Socioeconomic problems also increase the number of AUE adherents: the subculture “is common in regions with a low standard of living, in places far away from large cities, and in villages with large numbers of young people,” says Blokhin. The philosophy of the criminal world, he adds, presents itself in opposition to government politics, which can also seem attractive to teenagers: “According to this ideology, the representatives of the government are corrupt, they’re garbage — they’re filthy wolves. In a life that’s built on the law, there’s no justice, so you have to take justice into your own hands because you can’t expect anything from the government.” Finally, in a criminal subculture, as opposed to regions with a low standard of living, there is social mobility: living by the principles of AUE can also be a chance to build a career.
“There’s more order in the world of organized thievery than in the world of bureaucrats who rob the people — the world of those pieces of trash who profiteer and cover it up,” says Kursky, the singer. He says all “decent” people both outside and especially inside the prison system ought to follow a defined set of rules; for example: “You can’t just insult or hit someone for no reason — that’s an unjustified move, and you can be kicked out for that.” These prohibitions also stretch into the realm of collaboration with criminal administrators: ratting out someone who is hiding a telephone, a blade, or tea “just isn’t how people are supposed to act.” Kursky is certain: “The top quality of any thief and decent person is honor.” His rules also say that contact with “faggots” — including sharing a table, drinking tea, or shaking hands — is prohibited.
Long live the thieves
“Here, AUE is a way of life,” says a police officer in Angarsk, a city six times bigger than Ust-Kut and 10 times closer to Irkutsk. The policeman first encountered the local criminal subculture when he was a child; he is now slightly over 30. “In the mid-1990s, my cousin, even though his father was a major in the police, got involved in AUE,” he says. “I remember how he told me about the time he was sitting in some basement with the local ‘authorities,’ and they told him that he would be a respected man in prison, if he butchered a cop, even if it were his own dad.”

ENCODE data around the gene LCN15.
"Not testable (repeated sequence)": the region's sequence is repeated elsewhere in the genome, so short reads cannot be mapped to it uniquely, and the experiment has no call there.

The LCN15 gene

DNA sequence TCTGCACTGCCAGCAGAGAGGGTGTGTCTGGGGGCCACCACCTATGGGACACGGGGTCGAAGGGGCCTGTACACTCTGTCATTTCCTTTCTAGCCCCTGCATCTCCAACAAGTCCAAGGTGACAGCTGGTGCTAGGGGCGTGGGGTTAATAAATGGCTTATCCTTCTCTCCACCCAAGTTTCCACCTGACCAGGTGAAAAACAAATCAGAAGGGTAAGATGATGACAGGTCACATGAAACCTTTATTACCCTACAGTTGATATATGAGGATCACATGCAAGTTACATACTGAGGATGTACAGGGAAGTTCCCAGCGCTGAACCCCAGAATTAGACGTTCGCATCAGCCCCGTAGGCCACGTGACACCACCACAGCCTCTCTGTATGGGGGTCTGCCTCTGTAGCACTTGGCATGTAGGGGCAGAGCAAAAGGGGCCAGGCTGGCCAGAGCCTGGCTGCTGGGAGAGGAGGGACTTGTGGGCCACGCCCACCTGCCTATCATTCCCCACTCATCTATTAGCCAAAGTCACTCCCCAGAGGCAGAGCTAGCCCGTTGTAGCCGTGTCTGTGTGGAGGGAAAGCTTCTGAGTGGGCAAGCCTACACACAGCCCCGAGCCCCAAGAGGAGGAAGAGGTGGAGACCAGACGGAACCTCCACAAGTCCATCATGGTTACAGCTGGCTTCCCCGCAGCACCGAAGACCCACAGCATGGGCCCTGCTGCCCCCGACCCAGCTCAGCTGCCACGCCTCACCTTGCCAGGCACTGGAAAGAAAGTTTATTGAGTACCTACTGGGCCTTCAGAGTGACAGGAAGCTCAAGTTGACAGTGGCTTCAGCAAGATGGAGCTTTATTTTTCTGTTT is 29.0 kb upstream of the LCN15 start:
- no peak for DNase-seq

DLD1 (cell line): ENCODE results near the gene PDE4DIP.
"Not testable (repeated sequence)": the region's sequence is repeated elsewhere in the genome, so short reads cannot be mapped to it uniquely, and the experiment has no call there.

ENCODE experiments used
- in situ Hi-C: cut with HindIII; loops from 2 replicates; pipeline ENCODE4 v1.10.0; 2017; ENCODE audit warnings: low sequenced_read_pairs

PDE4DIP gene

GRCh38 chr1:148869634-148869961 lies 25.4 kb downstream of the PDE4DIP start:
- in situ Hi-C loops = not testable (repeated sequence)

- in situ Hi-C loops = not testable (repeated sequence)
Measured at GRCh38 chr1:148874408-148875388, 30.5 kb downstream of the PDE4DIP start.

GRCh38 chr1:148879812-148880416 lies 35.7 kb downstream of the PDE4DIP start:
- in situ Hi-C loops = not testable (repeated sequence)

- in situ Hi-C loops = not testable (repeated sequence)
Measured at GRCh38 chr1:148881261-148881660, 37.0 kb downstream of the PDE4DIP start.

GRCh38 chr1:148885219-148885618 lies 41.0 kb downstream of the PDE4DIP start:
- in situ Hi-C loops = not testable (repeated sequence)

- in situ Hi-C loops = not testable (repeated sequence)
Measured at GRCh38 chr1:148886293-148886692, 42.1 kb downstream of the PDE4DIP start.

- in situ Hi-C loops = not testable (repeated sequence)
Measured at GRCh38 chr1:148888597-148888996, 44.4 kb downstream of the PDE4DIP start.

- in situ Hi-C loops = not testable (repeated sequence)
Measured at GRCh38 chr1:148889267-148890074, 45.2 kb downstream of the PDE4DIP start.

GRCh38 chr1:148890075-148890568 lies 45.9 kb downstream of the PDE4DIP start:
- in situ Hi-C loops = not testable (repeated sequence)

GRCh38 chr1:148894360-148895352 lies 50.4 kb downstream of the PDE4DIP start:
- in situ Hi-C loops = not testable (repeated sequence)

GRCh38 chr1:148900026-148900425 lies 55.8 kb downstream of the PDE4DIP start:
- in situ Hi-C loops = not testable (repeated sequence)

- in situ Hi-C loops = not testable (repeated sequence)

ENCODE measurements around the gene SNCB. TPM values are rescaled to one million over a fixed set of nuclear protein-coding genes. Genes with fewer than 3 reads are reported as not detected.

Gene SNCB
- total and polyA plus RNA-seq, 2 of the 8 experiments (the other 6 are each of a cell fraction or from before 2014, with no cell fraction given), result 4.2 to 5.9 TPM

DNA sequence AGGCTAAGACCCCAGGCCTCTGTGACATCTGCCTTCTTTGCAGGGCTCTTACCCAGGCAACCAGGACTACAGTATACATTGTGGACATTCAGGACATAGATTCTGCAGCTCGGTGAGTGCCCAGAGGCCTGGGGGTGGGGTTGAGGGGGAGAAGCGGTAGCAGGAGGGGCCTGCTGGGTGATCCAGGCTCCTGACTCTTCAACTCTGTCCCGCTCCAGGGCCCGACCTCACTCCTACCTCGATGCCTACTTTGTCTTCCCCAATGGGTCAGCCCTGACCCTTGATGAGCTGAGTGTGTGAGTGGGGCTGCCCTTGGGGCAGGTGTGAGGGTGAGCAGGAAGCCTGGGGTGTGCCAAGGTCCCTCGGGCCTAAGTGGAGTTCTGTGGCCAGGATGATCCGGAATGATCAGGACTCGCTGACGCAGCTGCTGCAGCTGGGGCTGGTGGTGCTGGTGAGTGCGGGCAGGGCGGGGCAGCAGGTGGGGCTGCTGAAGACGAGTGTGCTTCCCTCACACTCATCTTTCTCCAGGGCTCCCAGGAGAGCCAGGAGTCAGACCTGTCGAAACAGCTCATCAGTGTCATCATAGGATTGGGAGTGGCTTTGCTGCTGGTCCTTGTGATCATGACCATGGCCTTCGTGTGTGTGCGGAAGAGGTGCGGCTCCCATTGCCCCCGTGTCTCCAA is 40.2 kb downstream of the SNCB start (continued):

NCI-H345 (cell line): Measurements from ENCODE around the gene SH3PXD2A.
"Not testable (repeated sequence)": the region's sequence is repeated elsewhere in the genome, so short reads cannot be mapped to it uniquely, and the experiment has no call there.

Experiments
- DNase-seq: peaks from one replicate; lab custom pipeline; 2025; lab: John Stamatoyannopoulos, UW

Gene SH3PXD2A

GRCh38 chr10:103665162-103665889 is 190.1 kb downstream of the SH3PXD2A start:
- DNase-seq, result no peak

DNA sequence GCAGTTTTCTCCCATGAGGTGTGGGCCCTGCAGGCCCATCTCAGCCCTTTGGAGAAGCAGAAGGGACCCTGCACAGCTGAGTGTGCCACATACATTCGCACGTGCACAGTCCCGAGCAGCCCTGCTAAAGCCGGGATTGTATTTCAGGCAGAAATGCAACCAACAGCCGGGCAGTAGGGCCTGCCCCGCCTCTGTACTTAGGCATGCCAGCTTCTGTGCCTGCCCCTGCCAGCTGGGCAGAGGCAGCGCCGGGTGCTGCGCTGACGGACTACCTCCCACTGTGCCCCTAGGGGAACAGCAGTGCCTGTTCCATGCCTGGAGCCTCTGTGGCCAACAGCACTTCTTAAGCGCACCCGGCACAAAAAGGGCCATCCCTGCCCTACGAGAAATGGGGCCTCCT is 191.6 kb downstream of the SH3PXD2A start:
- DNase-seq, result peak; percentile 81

As the policeman remembers, it was fashionable in Angarsk in those days to “act like a con”: young men shaved their heads, walked around with boom boxes playing criminal songs at full volume, and wore striped quilted jackets that looked like prison uniforms. He says the trend didn’t reach other cities in the Irkutsk region.
Like Ust-Kut, Angarsk’s history is closely tied to its prisons: the city was built immediately after the Second World War by prisoners of the Angarlag Gulag complex. Today, six prisons surround the city: four correctional colonies, an investigative isolation facility, and an educational colony for minors. Since the Stalin era, inmates released from nearby prisons have often “settled down” in Angarsk and remained convicts in their everyday lives, a local policeman told Meduza. “In other words, if someone called them, say, a ‘jackass,’ then, in order to retain their honor, they would find a knife and stab that person,” he says. “The next generation grew up in that environment, and over time, that generation also ended up in the [prison] colony, and everything kept on going.”
In the 1990s, criminal wars broke out in Angarsk and in many other Russian cities. In Angarsk, a city of about 260,000 people, there were about a dozen gangs. The police officer says his cousin ended up in one of them, and his status was the lowest in the criminal hierarchy.
As the police officer explains, the highest criminal status in the city belongs to the “enforcer,” who is selected collectively by criminal authorities throughout the Irkutsk region. The leaders of the Angarsk gangs report to the enforcer (there are currently five such leaders), and their money is collected by people at different levels of the hierarchy. The leaders set aside some of these funds for the group, with most of the money going to packages for inmates (both legal and illegal). The leaders have deputies — one might be responsible for the leader’s safety, another for “the forest” (the gang’s armory), and a third for the group’s finances. The deputies each have a few dozen assistants, or “thugs,” and they are the ones who take part in the actual “fundraising” effort: they escort logging trucks, control a stock of timber, and demand money from the owners of the logging enterprise.